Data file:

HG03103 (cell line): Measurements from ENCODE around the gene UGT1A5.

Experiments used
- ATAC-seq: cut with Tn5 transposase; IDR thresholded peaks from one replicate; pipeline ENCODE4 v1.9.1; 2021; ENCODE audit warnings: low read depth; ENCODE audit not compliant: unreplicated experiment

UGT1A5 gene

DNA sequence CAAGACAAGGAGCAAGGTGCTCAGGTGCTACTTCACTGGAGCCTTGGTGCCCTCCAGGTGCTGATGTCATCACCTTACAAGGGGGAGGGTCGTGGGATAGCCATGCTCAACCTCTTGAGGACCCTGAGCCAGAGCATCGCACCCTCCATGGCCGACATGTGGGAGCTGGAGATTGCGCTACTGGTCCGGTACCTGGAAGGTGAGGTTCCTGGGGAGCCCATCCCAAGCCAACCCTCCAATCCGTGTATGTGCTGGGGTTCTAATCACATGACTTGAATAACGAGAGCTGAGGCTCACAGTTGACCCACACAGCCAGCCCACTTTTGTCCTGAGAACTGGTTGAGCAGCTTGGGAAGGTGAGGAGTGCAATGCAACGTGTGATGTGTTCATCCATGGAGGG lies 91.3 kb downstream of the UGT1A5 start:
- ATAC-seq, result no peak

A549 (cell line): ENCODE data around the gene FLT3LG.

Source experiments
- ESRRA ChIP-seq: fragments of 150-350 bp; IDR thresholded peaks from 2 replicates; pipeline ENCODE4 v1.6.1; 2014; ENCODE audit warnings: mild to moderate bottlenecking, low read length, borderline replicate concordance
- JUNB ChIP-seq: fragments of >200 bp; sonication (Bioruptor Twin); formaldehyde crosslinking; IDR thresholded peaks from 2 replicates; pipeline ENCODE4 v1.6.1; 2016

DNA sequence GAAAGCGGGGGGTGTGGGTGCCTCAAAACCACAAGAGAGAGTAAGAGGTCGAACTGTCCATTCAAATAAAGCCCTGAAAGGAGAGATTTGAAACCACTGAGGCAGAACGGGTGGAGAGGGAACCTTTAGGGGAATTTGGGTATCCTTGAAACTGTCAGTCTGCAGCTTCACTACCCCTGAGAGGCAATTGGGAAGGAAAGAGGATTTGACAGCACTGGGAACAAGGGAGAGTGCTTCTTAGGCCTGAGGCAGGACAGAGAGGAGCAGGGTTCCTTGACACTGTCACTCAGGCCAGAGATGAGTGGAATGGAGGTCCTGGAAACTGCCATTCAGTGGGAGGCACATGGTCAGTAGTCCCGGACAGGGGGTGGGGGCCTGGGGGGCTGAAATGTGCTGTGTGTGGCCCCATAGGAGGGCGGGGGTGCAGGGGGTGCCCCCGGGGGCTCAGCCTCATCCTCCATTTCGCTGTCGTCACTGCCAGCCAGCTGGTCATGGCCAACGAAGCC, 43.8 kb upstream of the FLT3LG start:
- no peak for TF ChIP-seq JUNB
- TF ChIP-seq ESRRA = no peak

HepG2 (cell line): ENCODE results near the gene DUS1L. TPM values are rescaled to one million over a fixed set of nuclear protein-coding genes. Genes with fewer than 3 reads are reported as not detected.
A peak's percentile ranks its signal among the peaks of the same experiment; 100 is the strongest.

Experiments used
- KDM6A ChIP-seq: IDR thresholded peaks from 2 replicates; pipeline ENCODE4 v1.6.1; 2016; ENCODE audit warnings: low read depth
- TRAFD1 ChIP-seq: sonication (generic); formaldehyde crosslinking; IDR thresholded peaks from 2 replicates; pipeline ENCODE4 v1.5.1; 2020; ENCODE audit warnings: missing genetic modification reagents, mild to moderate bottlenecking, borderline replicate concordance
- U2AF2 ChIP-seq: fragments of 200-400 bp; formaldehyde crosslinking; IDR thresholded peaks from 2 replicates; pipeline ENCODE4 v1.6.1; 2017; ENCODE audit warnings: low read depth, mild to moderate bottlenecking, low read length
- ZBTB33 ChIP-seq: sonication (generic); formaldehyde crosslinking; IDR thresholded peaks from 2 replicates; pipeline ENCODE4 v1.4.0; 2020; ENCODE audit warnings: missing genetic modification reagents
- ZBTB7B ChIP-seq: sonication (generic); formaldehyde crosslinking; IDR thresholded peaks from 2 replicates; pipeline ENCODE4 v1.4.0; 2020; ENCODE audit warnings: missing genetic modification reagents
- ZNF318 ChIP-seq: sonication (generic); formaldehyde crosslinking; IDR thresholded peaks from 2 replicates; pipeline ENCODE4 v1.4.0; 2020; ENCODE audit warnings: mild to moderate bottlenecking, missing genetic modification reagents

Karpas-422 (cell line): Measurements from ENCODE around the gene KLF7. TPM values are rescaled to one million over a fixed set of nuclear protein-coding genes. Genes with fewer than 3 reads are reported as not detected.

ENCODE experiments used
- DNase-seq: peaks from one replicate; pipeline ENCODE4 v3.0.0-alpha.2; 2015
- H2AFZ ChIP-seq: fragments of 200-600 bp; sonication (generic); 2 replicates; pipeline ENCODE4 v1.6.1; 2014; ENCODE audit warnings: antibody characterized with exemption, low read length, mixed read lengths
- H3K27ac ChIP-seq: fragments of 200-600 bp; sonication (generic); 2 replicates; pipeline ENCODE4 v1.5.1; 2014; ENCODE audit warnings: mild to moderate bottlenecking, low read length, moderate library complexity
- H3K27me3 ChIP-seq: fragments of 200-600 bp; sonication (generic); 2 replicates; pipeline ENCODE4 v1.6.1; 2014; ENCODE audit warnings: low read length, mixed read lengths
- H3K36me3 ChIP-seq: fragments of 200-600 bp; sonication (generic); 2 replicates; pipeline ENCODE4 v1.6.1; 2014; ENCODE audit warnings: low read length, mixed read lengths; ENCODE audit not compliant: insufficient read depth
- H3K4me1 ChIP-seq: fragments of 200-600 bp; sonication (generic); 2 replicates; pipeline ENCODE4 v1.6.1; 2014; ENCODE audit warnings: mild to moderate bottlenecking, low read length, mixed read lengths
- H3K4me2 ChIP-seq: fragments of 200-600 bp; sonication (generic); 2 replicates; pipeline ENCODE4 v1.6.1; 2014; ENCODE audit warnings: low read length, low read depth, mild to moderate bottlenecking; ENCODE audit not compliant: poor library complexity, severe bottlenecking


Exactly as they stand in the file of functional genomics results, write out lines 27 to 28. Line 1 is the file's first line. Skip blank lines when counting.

- H3K27ac ChIP-seq: fragments of 200-600 bp; sonication (generic); 2 replicates; pipeline ENCODE4 v1.5.1; 2014; ENCODE audit warnings: mild to moderate bottlenecking, low read length, moderate library complexity
- H3K27me3 ChIP-seq: fragments of 200-600 bp; sonication (generic); 2 replicates; pipeline ENCODE4 v1.6.1; 2014; ENCODE audit warnings: low read length, mixed read lengths